Three years ago, Brian Gary says he was heading to a birthday party on his motorcycle when a driver trying to make a left turn didn't see him coming.
"I was launched over the car," said Gary. "Luckily it wasn't an SUV. I've had friends die hitting SUVs at 40 miles an hour. I went over it but I still had to get two surgeries and I wasn't recovered for about eight months."
After that accident, he says he gave up riding. But he still has friends in the motorcycle community and cares about their safety. That's why when two riders died last week in a 12-hour period, he said he took to Facebook.
"I was just really livid about it," said Gary. "I said you know, these drivers say they don't see us. How about every motorcycle rider in Tucson line one of the major streets in Tucson to say hey do you see us now?"
That's how the "Bikers Lives Matter" event was formed. On Friday, more than 200 motorcycle riders met at Broadway and Swan with signs, asking drivers to pay attention to them.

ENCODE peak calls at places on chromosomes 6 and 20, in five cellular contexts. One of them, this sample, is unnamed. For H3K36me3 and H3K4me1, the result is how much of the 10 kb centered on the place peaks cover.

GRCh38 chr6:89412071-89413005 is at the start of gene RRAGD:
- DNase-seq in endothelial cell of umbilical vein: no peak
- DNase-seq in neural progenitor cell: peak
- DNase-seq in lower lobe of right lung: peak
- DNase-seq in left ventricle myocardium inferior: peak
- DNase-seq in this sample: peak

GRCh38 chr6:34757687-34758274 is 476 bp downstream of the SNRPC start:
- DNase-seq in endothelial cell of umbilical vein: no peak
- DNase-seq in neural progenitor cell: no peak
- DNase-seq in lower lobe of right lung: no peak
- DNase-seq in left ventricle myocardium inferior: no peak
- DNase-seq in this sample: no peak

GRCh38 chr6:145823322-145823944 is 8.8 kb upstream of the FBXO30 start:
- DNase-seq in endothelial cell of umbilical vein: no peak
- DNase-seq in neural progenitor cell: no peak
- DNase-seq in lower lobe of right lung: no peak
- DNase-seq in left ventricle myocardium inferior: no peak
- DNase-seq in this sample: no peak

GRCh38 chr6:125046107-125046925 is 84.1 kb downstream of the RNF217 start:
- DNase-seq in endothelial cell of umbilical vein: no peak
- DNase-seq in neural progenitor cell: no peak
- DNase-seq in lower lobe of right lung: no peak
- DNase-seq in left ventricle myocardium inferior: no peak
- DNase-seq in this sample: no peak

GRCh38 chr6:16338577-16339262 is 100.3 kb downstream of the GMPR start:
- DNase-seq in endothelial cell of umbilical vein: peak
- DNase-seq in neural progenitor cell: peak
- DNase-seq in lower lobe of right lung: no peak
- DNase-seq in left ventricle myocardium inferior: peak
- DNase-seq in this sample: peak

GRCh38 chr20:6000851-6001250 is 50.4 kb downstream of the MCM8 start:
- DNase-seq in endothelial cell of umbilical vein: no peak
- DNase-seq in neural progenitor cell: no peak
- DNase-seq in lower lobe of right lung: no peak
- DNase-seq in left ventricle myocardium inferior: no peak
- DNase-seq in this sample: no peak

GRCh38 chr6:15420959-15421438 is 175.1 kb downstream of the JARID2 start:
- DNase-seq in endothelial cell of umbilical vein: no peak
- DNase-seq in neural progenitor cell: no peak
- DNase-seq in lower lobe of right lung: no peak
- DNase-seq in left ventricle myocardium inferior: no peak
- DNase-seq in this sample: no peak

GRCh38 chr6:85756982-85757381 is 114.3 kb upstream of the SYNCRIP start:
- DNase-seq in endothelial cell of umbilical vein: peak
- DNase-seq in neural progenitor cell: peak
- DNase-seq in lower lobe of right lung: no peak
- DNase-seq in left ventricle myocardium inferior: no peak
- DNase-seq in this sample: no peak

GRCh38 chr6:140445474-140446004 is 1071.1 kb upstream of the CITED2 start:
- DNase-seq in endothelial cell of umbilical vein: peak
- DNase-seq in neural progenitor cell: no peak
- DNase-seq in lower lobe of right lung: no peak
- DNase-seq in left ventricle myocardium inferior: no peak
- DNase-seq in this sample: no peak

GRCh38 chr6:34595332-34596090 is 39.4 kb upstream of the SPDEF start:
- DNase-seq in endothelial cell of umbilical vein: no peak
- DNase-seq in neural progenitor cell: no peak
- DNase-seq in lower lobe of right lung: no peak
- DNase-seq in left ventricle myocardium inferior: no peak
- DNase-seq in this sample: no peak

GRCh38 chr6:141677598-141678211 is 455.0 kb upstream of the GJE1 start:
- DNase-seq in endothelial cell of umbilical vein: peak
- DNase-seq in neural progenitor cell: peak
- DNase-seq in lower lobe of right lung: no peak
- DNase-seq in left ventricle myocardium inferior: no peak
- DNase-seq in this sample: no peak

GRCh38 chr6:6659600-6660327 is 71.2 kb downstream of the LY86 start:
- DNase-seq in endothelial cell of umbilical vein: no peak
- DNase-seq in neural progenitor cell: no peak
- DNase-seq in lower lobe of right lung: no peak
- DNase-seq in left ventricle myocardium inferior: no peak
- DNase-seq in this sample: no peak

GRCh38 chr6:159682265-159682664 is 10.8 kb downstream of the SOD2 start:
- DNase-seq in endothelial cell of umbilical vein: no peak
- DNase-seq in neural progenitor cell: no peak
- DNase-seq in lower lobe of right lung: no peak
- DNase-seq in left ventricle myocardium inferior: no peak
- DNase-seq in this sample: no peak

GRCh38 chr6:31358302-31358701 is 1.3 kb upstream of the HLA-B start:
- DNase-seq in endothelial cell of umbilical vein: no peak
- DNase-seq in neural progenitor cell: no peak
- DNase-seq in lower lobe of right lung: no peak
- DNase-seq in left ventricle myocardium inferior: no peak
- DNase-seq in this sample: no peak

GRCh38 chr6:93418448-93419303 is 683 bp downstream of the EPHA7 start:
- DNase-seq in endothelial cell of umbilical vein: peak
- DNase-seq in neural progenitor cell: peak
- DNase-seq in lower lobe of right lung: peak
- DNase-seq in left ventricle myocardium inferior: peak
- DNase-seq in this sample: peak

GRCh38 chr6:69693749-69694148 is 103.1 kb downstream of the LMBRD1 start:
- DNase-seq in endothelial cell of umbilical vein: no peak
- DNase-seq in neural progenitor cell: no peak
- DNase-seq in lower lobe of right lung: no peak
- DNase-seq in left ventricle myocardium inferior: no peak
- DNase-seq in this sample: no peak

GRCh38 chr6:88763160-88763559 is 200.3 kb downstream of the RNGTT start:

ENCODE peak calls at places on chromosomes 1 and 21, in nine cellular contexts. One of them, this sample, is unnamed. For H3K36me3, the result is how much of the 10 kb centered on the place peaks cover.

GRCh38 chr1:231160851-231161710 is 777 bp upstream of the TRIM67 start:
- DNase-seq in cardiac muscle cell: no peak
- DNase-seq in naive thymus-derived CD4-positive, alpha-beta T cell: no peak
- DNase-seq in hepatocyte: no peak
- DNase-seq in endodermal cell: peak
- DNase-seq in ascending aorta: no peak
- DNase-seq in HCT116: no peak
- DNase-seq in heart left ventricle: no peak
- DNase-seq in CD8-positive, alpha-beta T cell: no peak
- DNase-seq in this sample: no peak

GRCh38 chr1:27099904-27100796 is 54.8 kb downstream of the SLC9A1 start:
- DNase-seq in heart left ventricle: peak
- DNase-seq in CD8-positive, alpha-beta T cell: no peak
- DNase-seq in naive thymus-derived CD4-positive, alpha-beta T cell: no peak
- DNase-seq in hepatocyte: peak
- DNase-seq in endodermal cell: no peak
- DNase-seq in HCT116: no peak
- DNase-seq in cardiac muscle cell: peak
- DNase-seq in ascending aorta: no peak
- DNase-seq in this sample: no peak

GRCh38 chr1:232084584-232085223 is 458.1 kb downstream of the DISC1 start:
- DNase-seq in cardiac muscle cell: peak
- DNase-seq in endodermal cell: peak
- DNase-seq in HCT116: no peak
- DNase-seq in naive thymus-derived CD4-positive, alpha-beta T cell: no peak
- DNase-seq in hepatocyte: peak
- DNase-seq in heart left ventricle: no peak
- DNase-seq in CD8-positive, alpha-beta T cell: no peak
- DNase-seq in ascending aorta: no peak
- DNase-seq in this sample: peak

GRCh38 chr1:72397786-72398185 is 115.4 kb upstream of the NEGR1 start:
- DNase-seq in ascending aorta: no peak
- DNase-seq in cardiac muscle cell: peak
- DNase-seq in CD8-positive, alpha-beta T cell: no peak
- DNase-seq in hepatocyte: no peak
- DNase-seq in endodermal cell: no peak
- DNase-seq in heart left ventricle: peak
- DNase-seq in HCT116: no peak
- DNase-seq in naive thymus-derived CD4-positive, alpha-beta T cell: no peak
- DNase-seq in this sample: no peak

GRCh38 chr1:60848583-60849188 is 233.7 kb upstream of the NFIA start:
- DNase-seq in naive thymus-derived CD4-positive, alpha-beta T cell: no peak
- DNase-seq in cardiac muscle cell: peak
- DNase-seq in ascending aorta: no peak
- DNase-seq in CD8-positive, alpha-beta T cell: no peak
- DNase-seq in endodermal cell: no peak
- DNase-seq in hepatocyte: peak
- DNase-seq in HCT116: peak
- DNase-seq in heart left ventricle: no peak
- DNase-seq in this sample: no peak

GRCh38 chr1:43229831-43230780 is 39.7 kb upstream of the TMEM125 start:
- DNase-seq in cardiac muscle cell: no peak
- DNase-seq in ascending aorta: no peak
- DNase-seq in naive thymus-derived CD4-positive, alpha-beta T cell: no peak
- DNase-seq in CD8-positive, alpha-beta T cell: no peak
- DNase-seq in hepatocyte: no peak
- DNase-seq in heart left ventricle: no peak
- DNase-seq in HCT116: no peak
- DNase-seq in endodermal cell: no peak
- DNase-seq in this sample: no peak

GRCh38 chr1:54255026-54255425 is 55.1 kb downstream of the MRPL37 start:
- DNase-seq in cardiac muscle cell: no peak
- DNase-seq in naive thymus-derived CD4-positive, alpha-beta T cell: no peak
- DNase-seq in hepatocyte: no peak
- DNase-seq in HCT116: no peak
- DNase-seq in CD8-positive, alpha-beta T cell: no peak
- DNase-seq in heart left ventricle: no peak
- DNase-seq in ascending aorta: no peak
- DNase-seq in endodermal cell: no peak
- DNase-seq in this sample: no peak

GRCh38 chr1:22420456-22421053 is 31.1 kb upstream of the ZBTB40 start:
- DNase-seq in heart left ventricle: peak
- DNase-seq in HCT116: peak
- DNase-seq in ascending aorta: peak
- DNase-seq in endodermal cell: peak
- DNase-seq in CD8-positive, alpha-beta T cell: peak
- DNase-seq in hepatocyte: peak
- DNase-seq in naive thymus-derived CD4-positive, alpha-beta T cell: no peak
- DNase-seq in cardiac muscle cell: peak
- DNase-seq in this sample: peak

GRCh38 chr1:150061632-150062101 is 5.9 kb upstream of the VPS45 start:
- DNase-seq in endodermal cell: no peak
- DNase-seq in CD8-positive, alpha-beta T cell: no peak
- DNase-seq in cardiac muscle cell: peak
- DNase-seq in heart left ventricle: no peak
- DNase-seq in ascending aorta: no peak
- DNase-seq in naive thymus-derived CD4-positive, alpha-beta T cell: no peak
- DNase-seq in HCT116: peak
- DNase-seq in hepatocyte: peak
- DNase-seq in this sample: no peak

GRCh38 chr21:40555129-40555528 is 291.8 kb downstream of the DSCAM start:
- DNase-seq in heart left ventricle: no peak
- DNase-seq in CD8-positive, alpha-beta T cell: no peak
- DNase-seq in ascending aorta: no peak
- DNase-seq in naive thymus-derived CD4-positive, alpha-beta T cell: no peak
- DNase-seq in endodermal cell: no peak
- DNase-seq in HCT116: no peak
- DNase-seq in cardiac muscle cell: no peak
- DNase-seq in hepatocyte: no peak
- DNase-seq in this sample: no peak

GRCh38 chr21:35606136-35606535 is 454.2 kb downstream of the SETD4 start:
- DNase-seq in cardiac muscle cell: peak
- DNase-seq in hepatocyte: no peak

Gary says he believes only a small percentage of riders ride recklessly and cause accidents. The majority of the blame, in his opinion, falls on drivers.
"There's so many accidents where it's failure to yield," he said.
And that's true. According to Tucson Police detectives, the majority of fatal or serious injury accident investigations this year have involved a driver making a left turn who doesn't see a motorcycle coming. That includes the most recent fatality last week at Speedway and Main.
That accident brought the total number of rider deaths this year to seven. That's compared to six deaths in all of 2015.
Fatal accidents across the state have increased as well. According to numbers from the Arizona Department of Transportation's 2015 Crash Facts report, there was a five percent increase in fatal motorcycle accidents from 2014 to 2015.
That report also listed the most common type of fatal motorcycle accident last year involved a left turn. Less than one percent of fatal accidents last year involved a motorcycle making an unsafe lane change.
But in 32 percent of fatal accidents, motorcycle riders were found to be going "too fast for the conditions."
Gary says he's proud to organize an awareness movement, but he's not happy that he has to.
"I hope that we don't have to continue doing it," he said. "But we will until drivers start seeing us and maybe these statistics go down."